The anticipated upgrade of the iPhone’s camera camera has arrived: both new iPhones have a 12MP snapper and it looks like it’ll deliver in spades. The need to jump in megapixels is rarely warranted beyond the need to impress with higher numbers, but this year things are starting to jump forward. The Samsung Galaxy S6 takes stunning photos with its 16MP camera, and Sony’s Xperia Z5, packing a 23MP sensor and super-fast autofocus, actually puts its additional pixels to good use. Apple needed to keep up.

Just 12MP might not sound like a lot, but it means that the shutter speed is faster than ever, the clarity looks crystal clear on the larger 5.5‑inch screen of the 6s Plus, and the iPhone’s overall photography quality is improved once more. Apple must have spent a lot of money on its ‘Shot on iPhone 6’ campaign last year, and if this phone can outdo those snaps (and there’s no reason to say it can’t), then it will have a promising camera on a good phone.

While we’ve only tested the new camera briefly, there’s no doubt that it’s an upgrade. It retains the speed of snapping we’ve come to expect from an iPhone, while the clarity is there to see too. The useful features available in previous iPhones are also still present. Apple still hasn’t fixed the most annoying part of the camera – sliding a finger up and down to change the exposure as the only way of altering the photo, which is basic and actually quite hard to do; we had hoped to see a manual control.

The new Live Photo option takes a 1.5-second video either side of a photo to bring a kind of Harry Potter element to things. That’s cool, but it also feels more like a gimmick than a really useful option. What’s really impressive is that it doesn’t seem to affect the shutter speed – it should take a while either side, but it buffers while you’re taking a shot. Live Photos will be more a ‘remembered delight’ rather than something you aim to do with your pictures. It’s something you’ll need to remember to ‘3D Touch’ in order to enable.

An A9 chip and upgraded RAM

As usual, Apple has thrown in an upgraded chip in the shape of the A9, which brings a number of changes. The battery will last longer, the device will run faster and the gaming experience will, once again, be better than anything we’ve seen before. Once again, it’s a 64-bit architecture, though that still isn’t used to its full potential to address 4GB of RAM; word is that the 6s has double the RAM of its predecessor (though, as ever, this is unconfirmed by Apple), with 2GB now powering your apps and creating a decent snap under the finger. It might not seem like much of an upgrade, but we expect it to blitz the iPhone 6 and especially the 5s in speed tests.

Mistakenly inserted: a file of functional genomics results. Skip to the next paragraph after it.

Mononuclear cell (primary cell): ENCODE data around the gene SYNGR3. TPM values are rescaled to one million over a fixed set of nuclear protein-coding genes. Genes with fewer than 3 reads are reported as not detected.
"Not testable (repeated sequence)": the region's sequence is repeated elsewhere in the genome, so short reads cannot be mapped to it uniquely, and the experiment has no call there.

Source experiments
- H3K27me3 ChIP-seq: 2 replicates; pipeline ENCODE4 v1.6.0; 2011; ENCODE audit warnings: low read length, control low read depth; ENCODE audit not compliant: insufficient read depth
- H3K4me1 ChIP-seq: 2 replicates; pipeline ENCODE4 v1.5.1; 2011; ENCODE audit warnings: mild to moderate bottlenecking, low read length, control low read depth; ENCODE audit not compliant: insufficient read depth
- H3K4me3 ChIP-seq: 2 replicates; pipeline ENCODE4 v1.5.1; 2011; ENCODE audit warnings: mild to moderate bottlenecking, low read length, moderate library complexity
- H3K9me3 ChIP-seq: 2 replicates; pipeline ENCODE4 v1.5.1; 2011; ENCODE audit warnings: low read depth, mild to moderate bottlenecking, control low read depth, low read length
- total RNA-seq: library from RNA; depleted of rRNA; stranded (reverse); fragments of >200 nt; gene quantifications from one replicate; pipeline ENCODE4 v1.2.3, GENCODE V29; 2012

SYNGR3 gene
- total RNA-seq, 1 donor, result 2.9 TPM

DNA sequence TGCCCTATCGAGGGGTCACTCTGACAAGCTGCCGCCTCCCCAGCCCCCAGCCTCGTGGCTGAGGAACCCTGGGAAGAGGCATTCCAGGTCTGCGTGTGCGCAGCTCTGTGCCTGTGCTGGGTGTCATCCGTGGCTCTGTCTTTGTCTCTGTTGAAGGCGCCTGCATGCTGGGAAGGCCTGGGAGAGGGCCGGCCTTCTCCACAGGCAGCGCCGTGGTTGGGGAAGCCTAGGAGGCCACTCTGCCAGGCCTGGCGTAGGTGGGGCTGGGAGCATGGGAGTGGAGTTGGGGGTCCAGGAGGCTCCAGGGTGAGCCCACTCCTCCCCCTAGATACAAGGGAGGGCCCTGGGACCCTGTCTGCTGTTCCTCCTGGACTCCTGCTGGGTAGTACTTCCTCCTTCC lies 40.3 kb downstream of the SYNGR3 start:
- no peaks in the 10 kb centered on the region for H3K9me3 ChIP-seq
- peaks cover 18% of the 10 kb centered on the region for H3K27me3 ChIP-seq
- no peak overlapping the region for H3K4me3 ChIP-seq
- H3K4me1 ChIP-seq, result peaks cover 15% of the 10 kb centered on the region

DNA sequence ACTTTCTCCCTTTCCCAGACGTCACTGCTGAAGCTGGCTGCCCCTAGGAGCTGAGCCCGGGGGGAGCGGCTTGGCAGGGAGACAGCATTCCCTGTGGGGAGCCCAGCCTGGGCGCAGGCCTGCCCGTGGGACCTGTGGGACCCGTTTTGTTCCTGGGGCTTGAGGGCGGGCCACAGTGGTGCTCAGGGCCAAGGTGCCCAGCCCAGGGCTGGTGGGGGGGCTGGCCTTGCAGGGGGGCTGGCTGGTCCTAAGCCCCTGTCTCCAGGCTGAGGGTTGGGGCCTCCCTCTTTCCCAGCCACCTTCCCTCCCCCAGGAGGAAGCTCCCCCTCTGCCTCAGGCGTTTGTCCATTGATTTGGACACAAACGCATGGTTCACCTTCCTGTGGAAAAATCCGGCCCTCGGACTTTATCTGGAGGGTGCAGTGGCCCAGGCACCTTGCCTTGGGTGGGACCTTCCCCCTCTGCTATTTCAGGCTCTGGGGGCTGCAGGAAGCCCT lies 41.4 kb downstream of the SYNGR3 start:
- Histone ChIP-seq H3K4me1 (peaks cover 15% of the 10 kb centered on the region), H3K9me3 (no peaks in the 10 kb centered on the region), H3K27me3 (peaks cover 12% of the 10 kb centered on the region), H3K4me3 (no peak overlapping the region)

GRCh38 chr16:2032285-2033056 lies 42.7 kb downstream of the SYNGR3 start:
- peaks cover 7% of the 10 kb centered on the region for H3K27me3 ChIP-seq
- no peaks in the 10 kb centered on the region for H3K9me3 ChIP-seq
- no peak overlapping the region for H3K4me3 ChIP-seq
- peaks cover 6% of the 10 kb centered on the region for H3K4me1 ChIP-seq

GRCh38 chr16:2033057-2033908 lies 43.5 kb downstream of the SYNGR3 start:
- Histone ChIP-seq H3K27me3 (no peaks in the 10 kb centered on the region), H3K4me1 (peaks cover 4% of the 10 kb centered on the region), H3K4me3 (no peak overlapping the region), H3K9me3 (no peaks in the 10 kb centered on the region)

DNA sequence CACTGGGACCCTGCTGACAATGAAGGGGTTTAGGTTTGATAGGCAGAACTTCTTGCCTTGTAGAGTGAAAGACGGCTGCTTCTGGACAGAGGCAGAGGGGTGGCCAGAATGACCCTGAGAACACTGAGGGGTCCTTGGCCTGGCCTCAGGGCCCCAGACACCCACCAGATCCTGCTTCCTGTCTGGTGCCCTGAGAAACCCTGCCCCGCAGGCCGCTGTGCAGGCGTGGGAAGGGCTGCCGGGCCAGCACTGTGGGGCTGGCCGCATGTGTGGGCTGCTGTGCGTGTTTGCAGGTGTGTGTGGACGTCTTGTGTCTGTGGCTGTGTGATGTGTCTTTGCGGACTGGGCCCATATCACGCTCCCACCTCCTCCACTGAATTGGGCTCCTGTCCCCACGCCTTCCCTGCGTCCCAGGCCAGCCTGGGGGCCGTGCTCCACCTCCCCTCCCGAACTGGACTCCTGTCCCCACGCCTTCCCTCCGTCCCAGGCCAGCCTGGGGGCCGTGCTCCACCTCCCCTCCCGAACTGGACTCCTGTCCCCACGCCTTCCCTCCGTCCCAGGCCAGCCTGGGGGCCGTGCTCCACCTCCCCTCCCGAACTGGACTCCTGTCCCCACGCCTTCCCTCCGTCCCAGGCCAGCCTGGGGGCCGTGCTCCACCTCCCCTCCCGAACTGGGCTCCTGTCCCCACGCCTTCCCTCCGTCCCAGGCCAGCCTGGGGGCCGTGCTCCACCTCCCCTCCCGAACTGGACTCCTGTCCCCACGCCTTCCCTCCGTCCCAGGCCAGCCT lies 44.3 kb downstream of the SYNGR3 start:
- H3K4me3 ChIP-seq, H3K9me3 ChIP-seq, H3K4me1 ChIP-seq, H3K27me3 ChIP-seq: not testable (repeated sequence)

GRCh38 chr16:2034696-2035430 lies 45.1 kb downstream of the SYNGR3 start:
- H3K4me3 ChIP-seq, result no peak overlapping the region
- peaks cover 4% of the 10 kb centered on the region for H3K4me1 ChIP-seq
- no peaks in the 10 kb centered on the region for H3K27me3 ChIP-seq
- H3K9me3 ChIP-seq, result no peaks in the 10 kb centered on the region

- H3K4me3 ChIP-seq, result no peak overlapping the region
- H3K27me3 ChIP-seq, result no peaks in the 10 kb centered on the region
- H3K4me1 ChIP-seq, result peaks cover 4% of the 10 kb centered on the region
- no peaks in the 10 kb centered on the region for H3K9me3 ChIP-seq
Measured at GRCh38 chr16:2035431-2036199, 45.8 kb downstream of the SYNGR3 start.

Early Verdict

This is the most impressive ‘S’ variant of an iPhone we’ve seen yet, and one 5s owners will flock to. While it’s disappointing that Apple ‘gets away’ with releasing the same phone visually – no other brand could do that – this is the fourth time it has done so, and people still like buying iPhones. If the iPhone were to have a new frame, then this would be a brilliant new phone without exception. The new 3D Touch, upgraded camera and improved speeds offer tangible benefits, and combined with the solid upgrade to iOS 9 and the impressive build, Apple has made a very good phone.

If you’ve got an iPhone 6 or 6 Plus already, there’s less incentive to get a 6s model. For anyone on an older iPhone, or thinking of defecting from Android, the 6s and 6s Plus are worth checking out. Both new iPhones are obviously going to command a high price, and it’s up to you whether the 3D Touch technology and upgraded camera are enough to keep you from buying last year’s cheaper model. But, apart from being so similar in design, this feels like quite an upgrade from Apple.


Colors available: gold, silver, space gray, and rose gold, iPhone 6s Plus features an A9 chip, 3D Touch, ultrafast LTE Advanced wireless, a 12MP iSight camera, and iOS 9.
Capacity: 16GB, 64GB, 128GB
Retina HD display with 3D Touch
5.5-inch (diagonal) LED-backlit widescreen next-generation Multi‑Touch display with IPS technology and Taptic Engine
1920-by-1080-pixel resolution at 401 ppi
(iPhone 6S Plus) 1300:1 contrast ratio (typical)
(iPhone 6S) 1400:1 contrast ratio (typical)
500 cd/m2 max brightness (typical)
Full sRGB standard
Dual-domain pixels for wide viewing angles
Fingerprint-resistant oleophobic coating

By Mac